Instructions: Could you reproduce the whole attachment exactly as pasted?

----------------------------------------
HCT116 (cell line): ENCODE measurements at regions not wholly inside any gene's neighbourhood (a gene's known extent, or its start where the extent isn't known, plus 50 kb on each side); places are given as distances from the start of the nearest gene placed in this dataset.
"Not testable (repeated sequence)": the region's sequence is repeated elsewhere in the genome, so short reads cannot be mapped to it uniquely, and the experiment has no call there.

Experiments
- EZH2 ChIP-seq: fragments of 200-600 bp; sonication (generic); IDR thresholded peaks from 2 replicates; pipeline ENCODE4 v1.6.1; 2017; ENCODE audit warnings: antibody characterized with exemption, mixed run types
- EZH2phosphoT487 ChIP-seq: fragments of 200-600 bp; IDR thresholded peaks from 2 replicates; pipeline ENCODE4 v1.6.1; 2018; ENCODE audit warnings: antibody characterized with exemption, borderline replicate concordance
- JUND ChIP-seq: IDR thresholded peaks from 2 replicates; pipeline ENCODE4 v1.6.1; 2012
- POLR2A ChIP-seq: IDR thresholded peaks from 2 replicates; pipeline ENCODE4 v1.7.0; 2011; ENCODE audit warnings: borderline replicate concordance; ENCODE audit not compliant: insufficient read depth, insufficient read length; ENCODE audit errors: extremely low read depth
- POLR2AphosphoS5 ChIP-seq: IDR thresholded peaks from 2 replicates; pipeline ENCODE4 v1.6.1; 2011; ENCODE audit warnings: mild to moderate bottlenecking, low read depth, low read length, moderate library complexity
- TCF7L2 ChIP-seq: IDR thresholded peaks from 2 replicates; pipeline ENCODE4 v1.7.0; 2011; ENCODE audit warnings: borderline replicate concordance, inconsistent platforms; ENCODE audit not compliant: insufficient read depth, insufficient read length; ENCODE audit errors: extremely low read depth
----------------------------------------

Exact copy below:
HCT116 (cell line): ENCODE measurements at regions not wholly inside any gene's neighbourhood (a gene's known extent, or its start where the extent isn't known, plus 50 kb on each side); places are given as distances from the start of the nearest gene placed in this dataset.
"Not testable (repeated sequence)": the region's sequence is repeated elsewhere in the genome, so short reads cannot be mapped to it uniquely, and the experiment has no call there.

Experiments
- EZH2 ChIP-seq: fragments of 200-600 bp; sonication (generic); IDR thresholded peaks from 2 replicates; pipeline ENCODE4 v1.6.1; 2017; ENCODE audit warnings: antibody characterized with exemption, mixed run types
- EZH2phosphoT487 ChIP-seq: fragments of 200-600 bp; IDR thresholded peaks from 2 replicates; pipeline ENCODE4 v1.6.1; 2018; ENCODE audit warnings: antibody characterized with exemption, borderline replicate concordance
- JUND ChIP-seq: IDR thresholded peaks from 2 replicates; pipeline ENCODE4 v1.6.1; 2012
- POLR2A ChIP-seq: IDR thresholded peaks from 2 replicates; pipeline ENCODE4 v1.7.0; 2011; ENCODE audit warnings: borderline replicate concordance; ENCODE audit not compliant: insufficient read depth, insufficient read length; ENCODE audit errors: extremely low read depth
- POLR2AphosphoS5 ChIP-seq: IDR thresholded peaks from 2 replicates; pipeline ENCODE4 v1.6.1; 2011; ENCODE audit warnings: mild to moderate bottlenecking, low read depth, low read length, moderate library complexity
- TCF7L2 ChIP-seq: IDR thresholded peaks from 2 replicates; pipeline ENCODE4 v1.7.0; 2011; ENCODE audit warnings: borderline replicate concordance, inconsistent platforms; ENCODE audit not compliant: insufficient read depth, insufficient read length; ENCODE audit errors: extremely low read depth